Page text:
Standing in the Middle of Life (with My Pants Behind Me)

is a line that, for many years, I heard as “I’m standing in the middle of life with my pants behind me.” It made more sense that way. Whether a thirty-three-year-old woman can credibly claim to be “standing in the middle of life” is a reasonable question, but in fairness to Chrissie Hynde, she grew very convincingly into the song. (Part of being middle-aged, for me, is the startling realization that CH is now in her sixties.) But even at the outset, I was able to grasp that when Ms. Hynde described leaving her pants behind she had just joined the ranks of the procreationally disposed, and that parental nakedness was a ritual of snarlingly meditative middle age.

By and by, other songwriters offered further suggestions about the meaning of middle age. Moving to the east coast, for instance, was nicely foreshadowed by an annoying Irishman who wrote one of the finest songs ever recorded about New York City:

Hit an iceberg in my life / but I’m still afloat
Lose your balance / lose your wife
In the queue for the lifeboat...
Just got a place in New York.

Having got a place in New York under more or less the above-mentioned circumstances, I went whole hog and knocked up the first woman who insisted. The results are, on the one hand, a heart-warming affirmation of life, renewal, magic, innocence, and so on. On the other hand, it is a chastening discovery of what lies beyond the pants one leaves behind.

The social side of having reproduced, which I had dreaded, has turned out to be quite bearable. Some of it is indeed as bad as I had expected: there have been the inevitable "Now you see how instantly, wonderfully and irrevocably your life has changed, don’t you? Well, don’t you?" congratulations from assorted parents, indifferently pleased at the sight of a parent-basher biting the dust. Anything short of a sheepish admission of reformed foolishness marks you as a Nazi. The smug admonishment is often accompanied by effusive praise, as if I – or they, who joined "the club" earlier and apparently with less ambivalence – had performed something other than a fairly commonplace biological function. But with a few exceptions, even my relatives have been reasonable and restrained. They merely urge me to acknowledge that the baby is cute, which I am happy to do. They also declare earnestly that it looks like me. (The wife and the pediatrician did the same.) I stand reassured, although it looks like a baby to me.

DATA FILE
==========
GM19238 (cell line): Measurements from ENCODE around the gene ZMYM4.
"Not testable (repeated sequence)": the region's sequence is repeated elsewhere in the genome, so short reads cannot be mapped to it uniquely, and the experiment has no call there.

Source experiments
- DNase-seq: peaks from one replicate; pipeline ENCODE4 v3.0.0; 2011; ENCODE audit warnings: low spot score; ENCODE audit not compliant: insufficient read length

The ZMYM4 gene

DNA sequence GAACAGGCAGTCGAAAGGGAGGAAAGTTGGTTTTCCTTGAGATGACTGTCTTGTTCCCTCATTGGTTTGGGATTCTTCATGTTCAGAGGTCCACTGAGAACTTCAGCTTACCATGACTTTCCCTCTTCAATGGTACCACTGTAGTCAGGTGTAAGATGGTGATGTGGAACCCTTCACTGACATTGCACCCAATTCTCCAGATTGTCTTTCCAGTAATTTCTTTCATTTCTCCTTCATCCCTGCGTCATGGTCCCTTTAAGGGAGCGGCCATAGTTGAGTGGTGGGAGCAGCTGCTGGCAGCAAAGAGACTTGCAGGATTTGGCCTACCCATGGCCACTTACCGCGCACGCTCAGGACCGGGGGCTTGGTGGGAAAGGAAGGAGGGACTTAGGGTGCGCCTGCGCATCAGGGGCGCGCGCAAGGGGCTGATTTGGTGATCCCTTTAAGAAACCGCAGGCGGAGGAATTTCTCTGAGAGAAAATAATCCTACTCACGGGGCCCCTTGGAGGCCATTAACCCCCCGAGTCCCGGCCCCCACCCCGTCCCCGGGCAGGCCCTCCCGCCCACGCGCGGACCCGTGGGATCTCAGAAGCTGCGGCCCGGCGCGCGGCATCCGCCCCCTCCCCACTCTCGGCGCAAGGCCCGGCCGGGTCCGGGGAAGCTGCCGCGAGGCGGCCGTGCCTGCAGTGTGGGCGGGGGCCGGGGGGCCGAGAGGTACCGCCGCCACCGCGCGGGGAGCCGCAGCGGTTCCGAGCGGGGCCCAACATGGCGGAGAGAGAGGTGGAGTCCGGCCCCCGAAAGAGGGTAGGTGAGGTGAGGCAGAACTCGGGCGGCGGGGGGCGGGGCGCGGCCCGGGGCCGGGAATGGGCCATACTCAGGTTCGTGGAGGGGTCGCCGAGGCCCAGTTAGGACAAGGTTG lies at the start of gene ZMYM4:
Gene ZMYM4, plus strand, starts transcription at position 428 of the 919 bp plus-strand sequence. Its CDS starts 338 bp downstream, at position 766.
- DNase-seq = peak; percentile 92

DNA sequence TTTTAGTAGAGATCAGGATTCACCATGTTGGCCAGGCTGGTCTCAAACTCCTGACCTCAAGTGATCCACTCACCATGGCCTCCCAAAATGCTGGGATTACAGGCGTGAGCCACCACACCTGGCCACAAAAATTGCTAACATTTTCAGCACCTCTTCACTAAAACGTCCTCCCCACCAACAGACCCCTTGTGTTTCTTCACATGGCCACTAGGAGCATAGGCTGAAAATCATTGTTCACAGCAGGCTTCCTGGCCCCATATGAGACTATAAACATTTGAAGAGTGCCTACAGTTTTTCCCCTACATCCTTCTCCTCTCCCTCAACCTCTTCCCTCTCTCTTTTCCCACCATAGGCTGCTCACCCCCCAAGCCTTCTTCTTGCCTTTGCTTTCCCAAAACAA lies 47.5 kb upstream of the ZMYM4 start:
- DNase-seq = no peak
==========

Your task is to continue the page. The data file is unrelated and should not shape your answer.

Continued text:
I also stand extended in both directions, albeit ambiguously. In the new monkey-baby, I cannot help seeing the fossils of old family trees. There are residues here of a dead father, dead grandparents, faces known and unknown: schoolteachers and bookworms from Dhaka and Pabna, an orphan girl from Benaras tormented by reluctant caretakers, a young foreman (once similarly tormented) in the Kidderpore docks, shadowy priests from UP and pioneers from Andhra Pradesh and Karnataka, and even further back, almost unimaginable shapes that crossed the Hindu Kush in rags or the Arabian Sea in rafts. There are Slovak and German peasants, and possibly a Native American tree in Algonquian country that French fur-trappers had climbed. There is (my mother was told by a gossipy in-law) a similar rumor of an amorous Portuguese pirate in the Ganges delta. I have now done my bit, given them all a slightly longer lease on a sort of life, kicked the football down the field, pushed the fossils and chromosomes a few years further into the future. And in the process, I have bought insurance for my own fossil: the creeping sense of mortality that marks the beginning of middle age, the panicky fear of one’s own approaching death that sets in as each year passes a little faster than the one before, has been assuaged somewhat. Such self-extension by diaper-changing is the satisfaction of an embarrassingly animal urge, but the acceptance of one’s bestial-democratic instincts is quite appropriate for those who have dutifully read their Subaltern Studies.  

But mostly I stand humbled. Not by the ‘miracle of life’ or any of that rubbish, but by the inadequacy of middle-aged manhood. When my daughter is asleep in my arms and I look at her face, I realize that nothing that I can do will protect her adequately, or at all, from what lies ahead: the cruelty of strangers, the callousness of boyfriends, frat parties, failed marriages, ungrateful children, old age, irremediable mistakes, loneliness, death. When I look at the two-weeks-old baby, I cannot help imagining her at seventy. (Not for nothing the Bengali tendency to call little girls buri.) So I printed out Kahlil Gibran’s On Children and taped it to the fridge. This too is embarrassing; On Children nearly took on the status of a greeting-card when Gibran, along with Spock, became one half of the gay couple that raised the Baby Boomers. But whereas the Boomers embraced the poem as a manifesto of the liberation of the child, I love it for liberating the parent. To be resigned to being unable to protect and preserve what you love: that may very well be the trick to standing in the middle of life, with or without your pants.

November 16, 2011